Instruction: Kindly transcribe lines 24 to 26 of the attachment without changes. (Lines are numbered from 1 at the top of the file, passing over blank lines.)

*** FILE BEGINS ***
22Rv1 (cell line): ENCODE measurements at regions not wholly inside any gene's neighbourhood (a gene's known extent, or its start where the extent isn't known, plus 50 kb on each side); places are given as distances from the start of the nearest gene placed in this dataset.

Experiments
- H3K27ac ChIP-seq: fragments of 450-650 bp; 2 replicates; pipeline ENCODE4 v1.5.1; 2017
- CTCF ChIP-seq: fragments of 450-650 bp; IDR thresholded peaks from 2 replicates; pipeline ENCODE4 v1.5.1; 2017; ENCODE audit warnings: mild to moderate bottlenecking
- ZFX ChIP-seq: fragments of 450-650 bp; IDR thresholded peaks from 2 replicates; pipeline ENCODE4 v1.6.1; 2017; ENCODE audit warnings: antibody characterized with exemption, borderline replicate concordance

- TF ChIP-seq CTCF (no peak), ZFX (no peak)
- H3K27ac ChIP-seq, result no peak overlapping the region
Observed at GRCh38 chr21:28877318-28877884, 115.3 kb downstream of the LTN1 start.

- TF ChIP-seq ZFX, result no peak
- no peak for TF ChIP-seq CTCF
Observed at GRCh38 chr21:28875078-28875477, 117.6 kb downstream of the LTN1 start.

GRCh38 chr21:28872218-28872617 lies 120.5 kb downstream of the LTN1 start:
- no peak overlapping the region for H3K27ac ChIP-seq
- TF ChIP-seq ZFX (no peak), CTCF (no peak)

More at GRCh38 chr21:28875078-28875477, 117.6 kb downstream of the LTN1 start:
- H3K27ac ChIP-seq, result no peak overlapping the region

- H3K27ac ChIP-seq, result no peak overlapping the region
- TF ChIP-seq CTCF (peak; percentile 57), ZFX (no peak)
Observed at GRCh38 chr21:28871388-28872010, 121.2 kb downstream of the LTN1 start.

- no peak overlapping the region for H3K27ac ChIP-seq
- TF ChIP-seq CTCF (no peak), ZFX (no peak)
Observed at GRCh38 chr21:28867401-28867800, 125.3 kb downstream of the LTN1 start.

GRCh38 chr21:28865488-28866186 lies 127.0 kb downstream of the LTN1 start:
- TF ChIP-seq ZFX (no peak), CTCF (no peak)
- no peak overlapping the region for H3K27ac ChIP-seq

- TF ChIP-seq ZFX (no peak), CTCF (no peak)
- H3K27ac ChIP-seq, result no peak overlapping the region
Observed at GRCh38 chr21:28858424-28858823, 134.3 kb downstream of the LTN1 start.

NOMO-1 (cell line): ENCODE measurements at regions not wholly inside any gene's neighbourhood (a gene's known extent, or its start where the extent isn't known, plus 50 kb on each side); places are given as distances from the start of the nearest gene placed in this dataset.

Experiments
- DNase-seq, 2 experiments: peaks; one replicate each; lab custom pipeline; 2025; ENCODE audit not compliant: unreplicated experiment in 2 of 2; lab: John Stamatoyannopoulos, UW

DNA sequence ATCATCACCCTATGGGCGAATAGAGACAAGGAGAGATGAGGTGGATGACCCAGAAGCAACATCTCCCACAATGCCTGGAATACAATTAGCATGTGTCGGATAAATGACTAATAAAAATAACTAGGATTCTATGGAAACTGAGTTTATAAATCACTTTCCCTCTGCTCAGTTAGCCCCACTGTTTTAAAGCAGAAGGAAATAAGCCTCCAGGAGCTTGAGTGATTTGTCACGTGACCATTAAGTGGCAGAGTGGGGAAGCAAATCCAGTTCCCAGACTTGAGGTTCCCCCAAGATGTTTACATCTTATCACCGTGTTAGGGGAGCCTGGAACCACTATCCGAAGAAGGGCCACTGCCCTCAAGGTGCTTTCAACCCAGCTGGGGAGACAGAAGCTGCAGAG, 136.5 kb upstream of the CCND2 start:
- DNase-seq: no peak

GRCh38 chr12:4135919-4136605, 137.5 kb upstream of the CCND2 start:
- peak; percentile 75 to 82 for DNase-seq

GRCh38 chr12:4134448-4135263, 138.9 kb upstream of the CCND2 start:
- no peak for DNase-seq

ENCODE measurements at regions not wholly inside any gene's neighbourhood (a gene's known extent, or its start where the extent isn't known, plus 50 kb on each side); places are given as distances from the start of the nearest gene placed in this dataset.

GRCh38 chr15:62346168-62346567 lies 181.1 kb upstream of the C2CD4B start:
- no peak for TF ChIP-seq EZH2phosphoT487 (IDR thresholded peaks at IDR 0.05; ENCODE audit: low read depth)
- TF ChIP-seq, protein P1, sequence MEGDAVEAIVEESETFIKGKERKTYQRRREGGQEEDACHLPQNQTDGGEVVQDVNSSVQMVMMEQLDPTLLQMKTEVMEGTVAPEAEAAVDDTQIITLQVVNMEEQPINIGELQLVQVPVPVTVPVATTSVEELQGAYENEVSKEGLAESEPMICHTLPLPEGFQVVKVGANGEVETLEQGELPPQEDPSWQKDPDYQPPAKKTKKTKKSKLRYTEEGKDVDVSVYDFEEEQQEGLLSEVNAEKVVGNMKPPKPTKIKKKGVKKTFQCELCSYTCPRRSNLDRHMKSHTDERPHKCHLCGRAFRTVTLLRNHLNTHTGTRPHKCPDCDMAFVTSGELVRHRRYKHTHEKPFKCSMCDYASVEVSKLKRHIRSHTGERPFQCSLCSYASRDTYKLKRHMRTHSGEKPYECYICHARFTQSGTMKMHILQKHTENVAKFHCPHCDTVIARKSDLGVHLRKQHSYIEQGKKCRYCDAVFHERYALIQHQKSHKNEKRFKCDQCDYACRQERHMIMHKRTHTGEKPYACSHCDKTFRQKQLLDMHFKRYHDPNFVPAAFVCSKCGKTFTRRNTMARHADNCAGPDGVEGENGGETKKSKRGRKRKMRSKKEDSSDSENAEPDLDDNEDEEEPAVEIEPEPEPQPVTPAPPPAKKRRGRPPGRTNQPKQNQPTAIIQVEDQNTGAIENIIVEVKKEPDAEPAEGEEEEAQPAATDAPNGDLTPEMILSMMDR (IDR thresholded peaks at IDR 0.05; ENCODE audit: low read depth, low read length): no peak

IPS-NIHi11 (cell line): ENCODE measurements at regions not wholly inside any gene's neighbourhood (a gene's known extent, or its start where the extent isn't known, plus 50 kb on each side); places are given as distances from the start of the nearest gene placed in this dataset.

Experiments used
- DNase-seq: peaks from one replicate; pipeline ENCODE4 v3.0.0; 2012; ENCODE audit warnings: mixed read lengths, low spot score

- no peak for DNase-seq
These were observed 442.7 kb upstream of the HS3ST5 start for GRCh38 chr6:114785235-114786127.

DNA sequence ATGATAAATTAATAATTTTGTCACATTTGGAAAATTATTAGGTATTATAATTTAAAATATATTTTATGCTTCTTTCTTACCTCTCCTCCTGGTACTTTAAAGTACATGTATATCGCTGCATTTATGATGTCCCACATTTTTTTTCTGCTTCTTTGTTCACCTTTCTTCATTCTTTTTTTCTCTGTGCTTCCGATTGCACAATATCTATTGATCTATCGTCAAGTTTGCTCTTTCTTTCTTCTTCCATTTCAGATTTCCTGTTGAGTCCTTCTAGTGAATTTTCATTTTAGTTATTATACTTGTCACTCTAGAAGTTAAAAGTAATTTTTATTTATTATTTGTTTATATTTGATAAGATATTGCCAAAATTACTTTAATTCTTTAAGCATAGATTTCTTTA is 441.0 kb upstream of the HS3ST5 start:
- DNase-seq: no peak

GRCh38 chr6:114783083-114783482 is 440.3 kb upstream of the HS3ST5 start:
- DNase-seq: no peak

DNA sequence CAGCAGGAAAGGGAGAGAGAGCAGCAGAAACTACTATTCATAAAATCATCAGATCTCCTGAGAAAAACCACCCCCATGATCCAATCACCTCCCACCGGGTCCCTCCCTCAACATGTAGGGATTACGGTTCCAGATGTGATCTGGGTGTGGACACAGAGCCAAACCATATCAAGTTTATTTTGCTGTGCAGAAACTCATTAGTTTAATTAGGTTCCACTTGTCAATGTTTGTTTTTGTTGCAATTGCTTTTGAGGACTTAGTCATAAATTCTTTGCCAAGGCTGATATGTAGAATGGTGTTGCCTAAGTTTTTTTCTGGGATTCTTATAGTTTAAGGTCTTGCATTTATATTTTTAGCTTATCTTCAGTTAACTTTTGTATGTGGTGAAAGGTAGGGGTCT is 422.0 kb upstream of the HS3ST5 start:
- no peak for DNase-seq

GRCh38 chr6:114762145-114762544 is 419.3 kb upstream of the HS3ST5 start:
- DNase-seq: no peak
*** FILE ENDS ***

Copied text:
- TF ChIP-seq ZFX (no peak), CTCF (no peak)
- no peak overlapping the region for H3K27ac ChIP-seq

- TF ChIP-seq ZFX (no peak), CTCF (no peak)